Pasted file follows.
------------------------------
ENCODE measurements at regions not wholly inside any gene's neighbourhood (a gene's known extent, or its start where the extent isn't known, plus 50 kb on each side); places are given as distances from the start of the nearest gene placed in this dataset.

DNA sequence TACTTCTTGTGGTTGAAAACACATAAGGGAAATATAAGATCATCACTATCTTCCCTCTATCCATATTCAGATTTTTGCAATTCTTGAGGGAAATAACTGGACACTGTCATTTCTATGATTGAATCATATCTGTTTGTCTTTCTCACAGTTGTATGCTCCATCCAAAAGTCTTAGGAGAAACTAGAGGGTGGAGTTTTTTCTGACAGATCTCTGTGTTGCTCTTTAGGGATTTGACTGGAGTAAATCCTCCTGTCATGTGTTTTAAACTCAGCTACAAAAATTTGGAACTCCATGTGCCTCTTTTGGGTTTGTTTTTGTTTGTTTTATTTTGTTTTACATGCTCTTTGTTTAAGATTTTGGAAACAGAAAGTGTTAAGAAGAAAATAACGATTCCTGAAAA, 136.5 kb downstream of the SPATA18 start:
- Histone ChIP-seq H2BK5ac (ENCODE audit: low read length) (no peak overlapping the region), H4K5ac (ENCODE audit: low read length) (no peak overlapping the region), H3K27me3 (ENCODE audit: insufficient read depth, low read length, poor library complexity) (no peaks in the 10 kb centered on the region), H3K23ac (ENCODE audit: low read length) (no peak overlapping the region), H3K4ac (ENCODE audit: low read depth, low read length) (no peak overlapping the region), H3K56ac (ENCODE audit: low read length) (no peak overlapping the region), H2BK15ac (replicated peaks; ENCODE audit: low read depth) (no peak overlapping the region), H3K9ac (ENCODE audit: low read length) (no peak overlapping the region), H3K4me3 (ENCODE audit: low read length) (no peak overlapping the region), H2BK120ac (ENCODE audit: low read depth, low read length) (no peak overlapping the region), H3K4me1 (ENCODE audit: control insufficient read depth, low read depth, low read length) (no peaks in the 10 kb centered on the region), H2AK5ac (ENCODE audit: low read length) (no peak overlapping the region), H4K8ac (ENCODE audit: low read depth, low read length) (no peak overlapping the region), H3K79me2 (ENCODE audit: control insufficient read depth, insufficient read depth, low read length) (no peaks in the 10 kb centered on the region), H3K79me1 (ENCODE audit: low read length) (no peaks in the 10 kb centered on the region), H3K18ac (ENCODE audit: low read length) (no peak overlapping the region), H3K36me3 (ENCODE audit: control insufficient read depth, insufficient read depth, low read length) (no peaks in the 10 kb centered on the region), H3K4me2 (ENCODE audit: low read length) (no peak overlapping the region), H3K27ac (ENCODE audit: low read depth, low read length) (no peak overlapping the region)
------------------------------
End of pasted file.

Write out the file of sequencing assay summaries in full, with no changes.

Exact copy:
ENCODE measurements at regions not wholly inside any gene's neighbourhood (a gene's known extent, or its start where the extent isn't known, plus 50 kb on each side); places are given as distances from the start of the nearest gene placed in this dataset.

DNA sequence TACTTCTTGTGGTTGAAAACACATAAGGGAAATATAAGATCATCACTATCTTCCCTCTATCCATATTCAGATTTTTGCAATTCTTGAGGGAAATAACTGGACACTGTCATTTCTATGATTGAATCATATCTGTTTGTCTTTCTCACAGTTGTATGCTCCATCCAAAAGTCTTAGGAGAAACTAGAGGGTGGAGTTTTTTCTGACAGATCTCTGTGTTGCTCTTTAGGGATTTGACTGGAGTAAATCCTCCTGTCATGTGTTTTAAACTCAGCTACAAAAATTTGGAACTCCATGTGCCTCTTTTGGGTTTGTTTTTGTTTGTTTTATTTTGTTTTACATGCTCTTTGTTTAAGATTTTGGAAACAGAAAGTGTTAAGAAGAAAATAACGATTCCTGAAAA, 136.5 kb downstream of the SPATA18 start:
- Histone ChIP-seq H2BK5ac (ENCODE audit: low read length) (no peak overlapping the region), H4K5ac (ENCODE audit: low read length) (no peak overlapping the region), H3K27me3 (ENCODE audit: insufficient read depth, low read length, poor library complexity) (no peaks in the 10 kb centered on the region), H3K23ac (ENCODE audit: low read length) (no peak overlapping the region), H3K4ac (ENCODE audit: low read depth, low read length) (no peak overlapping the region), H3K56ac (ENCODE audit: low read length) (no peak overlapping the region), H2BK15ac (replicated peaks; ENCODE audit: low read depth) (no peak overlapping the region), H3K9ac (ENCODE audit: low read length) (no peak overlapping the region), H3K4me3 (ENCODE audit: low read length) (no peak overlapping the region), H2BK120ac (ENCODE audit: low read depth, low read length) (no peak overlapping the region), H3K4me1 (ENCODE audit: control insufficient read depth, low read depth, low read length) (no peaks in the 10 kb centered on the region), H2AK5ac (ENCODE audit: low read length) (no peak overlapping the region), H4K8ac (ENCODE audit: low read depth, low read length) (no peak overlapping the region), H3K79me2 (ENCODE audit: control insufficient read depth, insufficient read depth, low read length) (no peaks in the 10 kb centered on the region), H3K79me1 (ENCODE audit: low read length) (no peaks in the 10 kb centered on the region), H3K18ac (ENCODE audit: low read length) (no peak overlapping the region), H3K36me3 (ENCODE audit: control insufficient read depth, insufficient read depth, low read length) (no peaks in the 10 kb centered on the region), H3K4me2 (ENCODE audit: low read length) (no peak overlapping the region), H3K27ac (ENCODE audit: low read depth, low read length) (no peak overlapping the region)